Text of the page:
Occupational Therapy Treatment to Improve Upper Extremity Function in Individuals with Early Systemic Sclerosis: A Pilot Study

Academic Article


  • Objective: To determine the feasibility and preliminary effects of occupational therapy to improve upper extremity function in patients with early systemic sclerosis (SSc; scleroderma) who have upper extremity contractures. Methods: A single-group pilot clinical rehabilitation trial was conducted at the University of Michigan Scleroderma Center. Patients with SSc and ≥1 upper extremity contracture (n = 21) participated in a total of 8 weekly in-person occupational therapy sessions. The therapy consisted of thermal modalities, tissue mobilization, and upper extremity mobility exercises. The participants were instructed to perform upper extremity exercises at home between sessions. Feasibility was measured by the percent enrollment as well as session attendance and session duration. The primary outcome measure was the Shortened Disabilities of the Arm, Shoulder and Hand measure (QuickDASH); secondary and exploratory outcomes included the Patient-Reported Outcomes Measurement Information System (PROMIS) physical function measures; objective measures of upper extremity mobility, strength, and coordination; and skin thickening. Linear mixed models were used to determine the effects of treatment on the primary and secondary outcomes. Results: Fifty percent of potentially eligible subjects (24 of 48) were interested in participating. Twenty-one (88%) of the 24 subjects were enrolled, and 19 (91%) of these 21 subjects completed all sessions. The mean ± SD age of the participants was 47.9 ± 16.1 years; 100% had diffuse SSc, and the mean disease duration was 3.1 years. At 8 weeks, participants had statistically significant improvement in the QuickDASH and PROMIS physical function measure (P = 0.0012 and P = 0.004, respectively). Approximately one-half of participants in the sample achieved improvement in the QuickDASH and PROMIS measure that exceeded minimally important differences. Conclusion: In-person treatment sessions were feasible in the patients with SSc and resulted in statistically significant and clinically meaningful improvements in upper extremity and physical function. In future studies, the effects of SSc should be compared with those in a control condition, and the durability of treatment effects should be examined.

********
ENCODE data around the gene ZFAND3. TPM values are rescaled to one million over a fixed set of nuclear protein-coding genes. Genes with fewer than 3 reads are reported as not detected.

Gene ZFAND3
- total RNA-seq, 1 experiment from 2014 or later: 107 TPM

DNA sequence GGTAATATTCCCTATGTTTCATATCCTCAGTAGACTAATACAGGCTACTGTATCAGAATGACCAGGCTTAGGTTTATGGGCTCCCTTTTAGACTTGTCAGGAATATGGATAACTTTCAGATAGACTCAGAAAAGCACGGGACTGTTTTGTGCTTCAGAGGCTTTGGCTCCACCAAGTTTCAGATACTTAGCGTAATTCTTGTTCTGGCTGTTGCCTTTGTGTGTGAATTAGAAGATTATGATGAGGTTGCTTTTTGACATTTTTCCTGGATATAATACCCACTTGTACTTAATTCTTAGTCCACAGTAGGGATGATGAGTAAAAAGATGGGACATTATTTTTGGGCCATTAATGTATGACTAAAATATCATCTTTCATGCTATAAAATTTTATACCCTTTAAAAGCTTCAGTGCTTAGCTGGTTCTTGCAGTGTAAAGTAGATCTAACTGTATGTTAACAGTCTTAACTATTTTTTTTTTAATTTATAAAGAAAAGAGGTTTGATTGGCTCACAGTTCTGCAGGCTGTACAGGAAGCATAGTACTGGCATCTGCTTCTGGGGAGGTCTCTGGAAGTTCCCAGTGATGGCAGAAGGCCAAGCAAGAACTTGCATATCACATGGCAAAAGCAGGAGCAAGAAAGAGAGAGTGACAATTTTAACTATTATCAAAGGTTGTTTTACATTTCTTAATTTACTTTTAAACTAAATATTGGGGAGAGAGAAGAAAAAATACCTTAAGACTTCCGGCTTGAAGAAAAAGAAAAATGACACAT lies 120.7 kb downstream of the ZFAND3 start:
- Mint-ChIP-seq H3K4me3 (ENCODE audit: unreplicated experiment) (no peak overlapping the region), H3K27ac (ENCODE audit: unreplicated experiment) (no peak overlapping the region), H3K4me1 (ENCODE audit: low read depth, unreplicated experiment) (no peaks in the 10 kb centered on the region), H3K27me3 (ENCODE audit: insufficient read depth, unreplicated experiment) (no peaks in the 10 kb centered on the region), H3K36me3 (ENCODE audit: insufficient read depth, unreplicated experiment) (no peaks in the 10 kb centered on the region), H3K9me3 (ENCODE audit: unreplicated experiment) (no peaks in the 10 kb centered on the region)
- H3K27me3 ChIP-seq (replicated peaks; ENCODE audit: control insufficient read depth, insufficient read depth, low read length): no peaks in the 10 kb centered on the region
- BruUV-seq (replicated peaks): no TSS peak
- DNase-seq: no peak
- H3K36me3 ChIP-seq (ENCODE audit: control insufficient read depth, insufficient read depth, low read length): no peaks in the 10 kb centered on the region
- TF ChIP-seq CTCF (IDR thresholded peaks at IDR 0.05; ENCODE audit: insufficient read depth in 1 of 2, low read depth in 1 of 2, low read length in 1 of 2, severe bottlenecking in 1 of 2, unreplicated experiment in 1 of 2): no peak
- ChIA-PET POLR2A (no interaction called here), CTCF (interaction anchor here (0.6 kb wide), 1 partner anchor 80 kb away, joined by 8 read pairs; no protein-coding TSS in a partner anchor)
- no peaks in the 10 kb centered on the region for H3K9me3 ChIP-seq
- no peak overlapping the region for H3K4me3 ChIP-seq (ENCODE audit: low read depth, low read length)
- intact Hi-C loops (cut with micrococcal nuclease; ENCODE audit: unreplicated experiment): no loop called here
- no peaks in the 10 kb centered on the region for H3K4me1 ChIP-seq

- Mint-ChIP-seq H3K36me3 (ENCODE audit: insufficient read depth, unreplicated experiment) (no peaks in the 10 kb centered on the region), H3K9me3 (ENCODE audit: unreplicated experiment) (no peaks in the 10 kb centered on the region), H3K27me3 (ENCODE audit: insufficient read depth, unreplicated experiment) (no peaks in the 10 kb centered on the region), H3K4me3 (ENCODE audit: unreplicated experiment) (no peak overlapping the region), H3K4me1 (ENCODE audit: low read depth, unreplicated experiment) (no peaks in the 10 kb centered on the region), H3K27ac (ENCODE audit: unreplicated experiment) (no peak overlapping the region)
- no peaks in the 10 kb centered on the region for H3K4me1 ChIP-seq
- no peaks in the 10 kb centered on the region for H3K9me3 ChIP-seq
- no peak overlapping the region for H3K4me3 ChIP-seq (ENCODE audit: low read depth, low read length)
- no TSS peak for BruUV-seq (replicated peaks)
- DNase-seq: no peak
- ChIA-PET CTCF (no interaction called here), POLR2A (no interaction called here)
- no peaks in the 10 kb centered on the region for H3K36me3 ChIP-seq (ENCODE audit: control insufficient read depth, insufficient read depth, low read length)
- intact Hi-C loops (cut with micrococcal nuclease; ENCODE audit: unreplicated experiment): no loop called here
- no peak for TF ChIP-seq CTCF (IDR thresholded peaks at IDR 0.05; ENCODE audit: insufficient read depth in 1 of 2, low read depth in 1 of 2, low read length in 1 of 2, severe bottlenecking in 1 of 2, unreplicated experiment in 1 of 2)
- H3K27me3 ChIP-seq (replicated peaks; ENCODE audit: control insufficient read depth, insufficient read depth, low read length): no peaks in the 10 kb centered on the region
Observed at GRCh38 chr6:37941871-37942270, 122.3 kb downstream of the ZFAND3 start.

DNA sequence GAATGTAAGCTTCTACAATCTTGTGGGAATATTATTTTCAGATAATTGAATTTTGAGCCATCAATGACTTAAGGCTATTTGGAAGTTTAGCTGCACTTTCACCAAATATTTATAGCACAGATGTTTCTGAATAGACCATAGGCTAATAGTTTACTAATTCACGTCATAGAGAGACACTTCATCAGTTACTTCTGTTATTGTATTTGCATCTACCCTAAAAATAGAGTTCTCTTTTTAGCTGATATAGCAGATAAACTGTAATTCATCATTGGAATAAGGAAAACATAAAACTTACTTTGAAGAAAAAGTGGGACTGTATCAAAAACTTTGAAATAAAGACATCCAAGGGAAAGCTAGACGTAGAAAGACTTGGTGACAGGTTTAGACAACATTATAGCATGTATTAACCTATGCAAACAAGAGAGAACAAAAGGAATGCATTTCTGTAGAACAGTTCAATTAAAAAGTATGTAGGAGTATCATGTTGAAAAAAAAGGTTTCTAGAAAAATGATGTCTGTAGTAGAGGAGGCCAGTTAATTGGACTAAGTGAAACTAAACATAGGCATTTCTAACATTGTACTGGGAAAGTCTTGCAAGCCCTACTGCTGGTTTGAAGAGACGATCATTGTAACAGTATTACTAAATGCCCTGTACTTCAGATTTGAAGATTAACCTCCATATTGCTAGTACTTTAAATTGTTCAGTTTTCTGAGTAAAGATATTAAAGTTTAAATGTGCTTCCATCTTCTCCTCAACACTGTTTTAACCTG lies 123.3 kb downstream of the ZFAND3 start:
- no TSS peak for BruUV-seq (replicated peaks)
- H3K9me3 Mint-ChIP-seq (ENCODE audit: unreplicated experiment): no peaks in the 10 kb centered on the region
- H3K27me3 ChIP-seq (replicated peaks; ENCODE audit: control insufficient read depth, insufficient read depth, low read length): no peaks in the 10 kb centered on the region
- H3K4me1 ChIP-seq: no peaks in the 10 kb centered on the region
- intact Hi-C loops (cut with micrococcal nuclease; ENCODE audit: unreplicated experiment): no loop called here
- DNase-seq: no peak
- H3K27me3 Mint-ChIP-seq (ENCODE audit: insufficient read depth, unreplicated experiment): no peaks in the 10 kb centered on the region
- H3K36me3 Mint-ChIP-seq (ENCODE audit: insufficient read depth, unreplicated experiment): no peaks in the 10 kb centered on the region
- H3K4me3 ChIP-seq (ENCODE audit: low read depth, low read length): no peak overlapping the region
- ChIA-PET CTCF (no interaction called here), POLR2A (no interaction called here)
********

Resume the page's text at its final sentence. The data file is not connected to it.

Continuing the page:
• Authors

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    Digital Object Identifier (doi)

    Author List

  • Murphy SL; Barber MW; Homer K; Dodge C; Cutter GR; Khanna D
  • Start Page

  • 1653
  • End Page

  • 1660
  • Volume

  • 70
  • Issue

  • 11